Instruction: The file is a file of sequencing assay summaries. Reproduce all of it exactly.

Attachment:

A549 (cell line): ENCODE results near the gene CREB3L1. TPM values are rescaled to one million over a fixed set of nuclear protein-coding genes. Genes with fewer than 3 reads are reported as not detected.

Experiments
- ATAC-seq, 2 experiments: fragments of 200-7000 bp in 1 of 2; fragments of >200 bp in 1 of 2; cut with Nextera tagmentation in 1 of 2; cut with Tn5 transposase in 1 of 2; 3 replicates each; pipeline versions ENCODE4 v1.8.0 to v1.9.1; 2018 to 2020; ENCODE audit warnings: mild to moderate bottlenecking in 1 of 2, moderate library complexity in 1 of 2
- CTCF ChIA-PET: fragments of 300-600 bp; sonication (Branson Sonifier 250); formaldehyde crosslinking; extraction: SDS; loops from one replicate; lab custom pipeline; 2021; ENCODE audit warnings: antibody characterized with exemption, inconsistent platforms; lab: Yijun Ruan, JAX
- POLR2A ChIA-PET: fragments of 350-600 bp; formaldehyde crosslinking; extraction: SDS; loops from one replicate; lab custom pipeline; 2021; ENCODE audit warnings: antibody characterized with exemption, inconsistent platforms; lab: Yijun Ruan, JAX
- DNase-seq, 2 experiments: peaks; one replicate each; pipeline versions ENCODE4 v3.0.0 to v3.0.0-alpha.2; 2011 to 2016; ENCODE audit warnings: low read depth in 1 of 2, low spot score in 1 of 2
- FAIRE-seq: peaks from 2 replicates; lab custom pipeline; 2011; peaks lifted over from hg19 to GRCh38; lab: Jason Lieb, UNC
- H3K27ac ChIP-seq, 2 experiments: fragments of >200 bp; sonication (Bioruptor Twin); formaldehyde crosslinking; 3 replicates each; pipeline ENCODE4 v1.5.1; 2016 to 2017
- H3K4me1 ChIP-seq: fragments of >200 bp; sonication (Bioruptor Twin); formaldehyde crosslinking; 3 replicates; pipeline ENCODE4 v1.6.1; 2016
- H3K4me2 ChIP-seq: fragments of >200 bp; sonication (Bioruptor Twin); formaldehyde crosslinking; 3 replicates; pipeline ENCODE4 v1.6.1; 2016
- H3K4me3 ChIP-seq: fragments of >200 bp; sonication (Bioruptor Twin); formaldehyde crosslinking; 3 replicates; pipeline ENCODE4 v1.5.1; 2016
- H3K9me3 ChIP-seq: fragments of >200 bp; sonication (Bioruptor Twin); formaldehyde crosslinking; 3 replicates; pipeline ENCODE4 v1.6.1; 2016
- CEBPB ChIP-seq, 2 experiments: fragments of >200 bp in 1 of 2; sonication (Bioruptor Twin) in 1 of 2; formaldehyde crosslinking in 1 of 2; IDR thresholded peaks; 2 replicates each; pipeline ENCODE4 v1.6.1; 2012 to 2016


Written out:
A549 (cell line): ENCODE results near the gene CREB3L1. TPM values are rescaled to one million over a fixed set of nuclear protein-coding genes. Genes with fewer than 3 reads are reported as not detected.

Experiments
- ATAC-seq, 2 experiments: fragments of 200-7000 bp in 1 of 2; fragments of >200 bp in 1 of 2; cut with Nextera tagmentation in 1 of 2; cut with Tn5 transposase in 1 of 2; 3 replicates each; pipeline versions ENCODE4 v1.8.0 to v1.9.1; 2018 to 2020; ENCODE audit warnings: mild to moderate bottlenecking in 1 of 2, moderate library complexity in 1 of 2
- CTCF ChIA-PET: fragments of 300-600 bp; sonication (Branson Sonifier 250); formaldehyde crosslinking; extraction: SDS; loops from one replicate; lab custom pipeline; 2021; ENCODE audit warnings: antibody characterized with exemption, inconsistent platforms; lab: Yijun Ruan, JAX
- POLR2A ChIA-PET: fragments of 350-600 bp; formaldehyde crosslinking; extraction: SDS; loops from one replicate; lab custom pipeline; 2021; ENCODE audit warnings: antibody characterized with exemption, inconsistent platforms; lab: Yijun Ruan, JAX
- DNase-seq, 2 experiments: peaks; one replicate each; pipeline versions ENCODE4 v3.0.0 to v3.0.0-alpha.2; 2011 to 2016; ENCODE audit warnings: low read depth in 1 of 2, low spot score in 1 of 2
- FAIRE-seq: peaks from 2 replicates; lab custom pipeline; 2011; peaks lifted over from hg19 to GRCh38; lab: Jason Lieb, UNC
- H3K27ac ChIP-seq, 2 experiments: fragments of >200 bp; sonication (Bioruptor Twin); formaldehyde crosslinking; 3 replicates each; pipeline ENCODE4 v1.5.1; 2016 to 2017
- H3K4me1 ChIP-seq: fragments of >200 bp; sonication (Bioruptor Twin); formaldehyde crosslinking; 3 replicates; pipeline ENCODE4 v1.6.1; 2016
- H3K4me2 ChIP-seq: fragments of >200 bp; sonication (Bioruptor Twin); formaldehyde crosslinking; 3 replicates; pipeline ENCODE4 v1.6.1; 2016
- H3K4me3 ChIP-seq: fragments of >200 bp; sonication (Bioruptor Twin); formaldehyde crosslinking; 3 replicates; pipeline ENCODE4 v1.5.1; 2016
- H3K9me3 ChIP-seq: fragments of >200 bp; sonication (Bioruptor Twin); formaldehyde crosslinking; 3 replicates; pipeline ENCODE4 v1.6.1; 2016
- CEBPB ChIP-seq, 2 experiments: fragments of >200 bp in 1 of 2; sonication (Bioruptor Twin) in 1 of 2; formaldehyde crosslinking in 1 of 2; IDR thresholded peaks; 2 replicates each; pipeline ENCODE4 v1.6.1; 2012 to 2016